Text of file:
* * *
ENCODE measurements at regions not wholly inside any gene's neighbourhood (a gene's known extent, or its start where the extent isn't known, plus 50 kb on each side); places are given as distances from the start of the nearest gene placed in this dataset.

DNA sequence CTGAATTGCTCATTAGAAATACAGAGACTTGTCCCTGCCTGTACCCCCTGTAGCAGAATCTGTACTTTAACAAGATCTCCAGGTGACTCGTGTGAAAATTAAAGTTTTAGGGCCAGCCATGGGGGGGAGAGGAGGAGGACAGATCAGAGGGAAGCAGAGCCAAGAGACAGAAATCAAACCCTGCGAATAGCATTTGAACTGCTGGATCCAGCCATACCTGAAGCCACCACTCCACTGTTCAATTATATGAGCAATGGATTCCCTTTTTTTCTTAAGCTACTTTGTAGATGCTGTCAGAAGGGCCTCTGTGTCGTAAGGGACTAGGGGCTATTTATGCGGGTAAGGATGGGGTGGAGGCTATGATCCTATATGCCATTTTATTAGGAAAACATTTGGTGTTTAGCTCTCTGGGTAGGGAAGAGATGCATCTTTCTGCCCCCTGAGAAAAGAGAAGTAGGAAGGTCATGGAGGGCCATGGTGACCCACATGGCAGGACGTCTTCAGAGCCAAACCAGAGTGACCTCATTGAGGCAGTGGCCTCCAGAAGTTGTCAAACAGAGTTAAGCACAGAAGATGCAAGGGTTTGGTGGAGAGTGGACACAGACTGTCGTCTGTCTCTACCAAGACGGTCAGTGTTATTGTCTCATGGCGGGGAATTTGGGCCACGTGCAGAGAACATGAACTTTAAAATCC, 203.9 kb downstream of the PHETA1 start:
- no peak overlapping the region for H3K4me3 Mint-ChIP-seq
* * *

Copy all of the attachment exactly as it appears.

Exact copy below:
ENCODE measurements at regions not wholly inside any gene's neighbourhood (a gene's known extent, or its start where the extent isn't known, plus 50 kb on each side); places are given as distances from the start of the nearest gene placed in this dataset.

DNA sequence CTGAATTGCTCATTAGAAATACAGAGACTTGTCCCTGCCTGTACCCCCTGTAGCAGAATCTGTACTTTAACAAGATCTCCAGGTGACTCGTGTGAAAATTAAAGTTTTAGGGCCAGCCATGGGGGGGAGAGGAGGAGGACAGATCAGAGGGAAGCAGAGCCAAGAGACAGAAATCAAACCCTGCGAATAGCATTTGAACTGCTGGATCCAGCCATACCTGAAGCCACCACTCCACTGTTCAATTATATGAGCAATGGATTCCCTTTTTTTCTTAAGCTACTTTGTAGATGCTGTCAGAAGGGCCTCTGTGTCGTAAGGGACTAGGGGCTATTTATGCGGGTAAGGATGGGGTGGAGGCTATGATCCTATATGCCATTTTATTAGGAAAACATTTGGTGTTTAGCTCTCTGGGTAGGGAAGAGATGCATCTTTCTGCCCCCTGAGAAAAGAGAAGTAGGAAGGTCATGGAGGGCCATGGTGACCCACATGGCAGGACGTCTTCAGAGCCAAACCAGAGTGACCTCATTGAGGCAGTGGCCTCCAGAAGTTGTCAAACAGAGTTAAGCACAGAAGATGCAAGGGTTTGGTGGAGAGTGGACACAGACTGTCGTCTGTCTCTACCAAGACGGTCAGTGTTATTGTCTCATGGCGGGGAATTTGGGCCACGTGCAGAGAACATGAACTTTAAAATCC, 203.9 kb downstream of the PHETA1 start:
- no peak overlapping the region for H3K4me3 Mint-ChIP-seq